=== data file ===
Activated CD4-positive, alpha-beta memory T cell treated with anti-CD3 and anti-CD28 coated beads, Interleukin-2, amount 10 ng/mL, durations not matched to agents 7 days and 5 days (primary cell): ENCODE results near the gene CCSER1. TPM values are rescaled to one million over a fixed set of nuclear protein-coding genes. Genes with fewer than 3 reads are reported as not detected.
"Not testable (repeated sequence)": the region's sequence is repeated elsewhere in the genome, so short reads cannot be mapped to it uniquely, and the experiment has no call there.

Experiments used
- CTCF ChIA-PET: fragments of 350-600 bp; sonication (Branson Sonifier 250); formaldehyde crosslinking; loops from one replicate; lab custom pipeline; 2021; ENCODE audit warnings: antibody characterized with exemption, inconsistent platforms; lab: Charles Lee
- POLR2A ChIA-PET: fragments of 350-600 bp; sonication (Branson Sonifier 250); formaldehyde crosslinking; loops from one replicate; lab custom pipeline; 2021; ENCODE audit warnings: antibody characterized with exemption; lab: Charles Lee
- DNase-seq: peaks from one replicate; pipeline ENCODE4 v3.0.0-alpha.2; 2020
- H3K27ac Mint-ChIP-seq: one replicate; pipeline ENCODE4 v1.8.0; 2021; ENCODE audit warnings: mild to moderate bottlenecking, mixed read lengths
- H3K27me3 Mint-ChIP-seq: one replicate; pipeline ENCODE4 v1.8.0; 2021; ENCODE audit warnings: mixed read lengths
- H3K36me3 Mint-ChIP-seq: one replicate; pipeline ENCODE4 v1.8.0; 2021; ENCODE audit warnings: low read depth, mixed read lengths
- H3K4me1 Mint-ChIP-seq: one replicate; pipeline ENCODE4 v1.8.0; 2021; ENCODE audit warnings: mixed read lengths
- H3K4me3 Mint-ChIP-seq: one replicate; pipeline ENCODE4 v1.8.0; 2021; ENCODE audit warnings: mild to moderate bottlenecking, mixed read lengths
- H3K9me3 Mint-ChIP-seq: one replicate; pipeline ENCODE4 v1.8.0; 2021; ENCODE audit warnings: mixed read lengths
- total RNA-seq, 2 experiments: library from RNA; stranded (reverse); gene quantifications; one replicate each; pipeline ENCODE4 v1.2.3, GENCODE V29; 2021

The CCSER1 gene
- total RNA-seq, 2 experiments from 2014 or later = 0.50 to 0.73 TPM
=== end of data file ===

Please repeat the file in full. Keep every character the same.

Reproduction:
Activated CD4-positive, alpha-beta memory T cell treated with anti-CD3 and anti-CD28 coated beads, Interleukin-2, amount 10 ng/mL, durations not matched to agents 7 days and 5 days (primary cell): ENCODE results near the gene CCSER1. TPM values are rescaled to one million over a fixed set of nuclear protein-coding genes. Genes with fewer than 3 reads are reported as not detected.
"Not testable (repeated sequence)": the region's sequence is repeated elsewhere in the genome, so short reads cannot be mapped to it uniquely, and the experiment has no call there.

Experiments used
- CTCF ChIA-PET: fragments of 350-600 bp; sonication (Branson Sonifier 250); formaldehyde crosslinking; loops from one replicate; lab custom pipeline; 2021; ENCODE audit warnings: antibody characterized with exemption, inconsistent platforms; lab: Charles Lee
- POLR2A ChIA-PET: fragments of 350-600 bp; sonication (Branson Sonifier 250); formaldehyde crosslinking; loops from one replicate; lab custom pipeline; 2021; ENCODE audit warnings: antibody characterized with exemption; lab: Charles Lee
- DNase-seq: peaks from one replicate; pipeline ENCODE4 v3.0.0-alpha.2; 2020
- H3K27ac Mint-ChIP-seq: one replicate; pipeline ENCODE4 v1.8.0; 2021; ENCODE audit warnings: mild to moderate bottlenecking, mixed read lengths
- H3K27me3 Mint-ChIP-seq: one replicate; pipeline ENCODE4 v1.8.0; 2021; ENCODE audit warnings: mixed read lengths
- H3K36me3 Mint-ChIP-seq: one replicate; pipeline ENCODE4 v1.8.0; 2021; ENCODE audit warnings: low read depth, mixed read lengths
- H3K4me1 Mint-ChIP-seq: one replicate; pipeline ENCODE4 v1.8.0; 2021; ENCODE audit warnings: mixed read lengths
- H3K4me3 Mint-ChIP-seq: one replicate; pipeline ENCODE4 v1.8.0; 2021; ENCODE audit warnings: mild to moderate bottlenecking, mixed read lengths
- H3K9me3 Mint-ChIP-seq: one replicate; pipeline ENCODE4 v1.8.0; 2021; ENCODE audit warnings: mixed read lengths
- total RNA-seq, 2 experiments: library from RNA; stranded (reverse); gene quantifications; one replicate each; pipeline ENCODE4 v1.2.3, GENCODE V29; 2021

The CCSER1 gene
- total RNA-seq, 2 experiments from 2014 or later = 0.50 to 0.73 TPM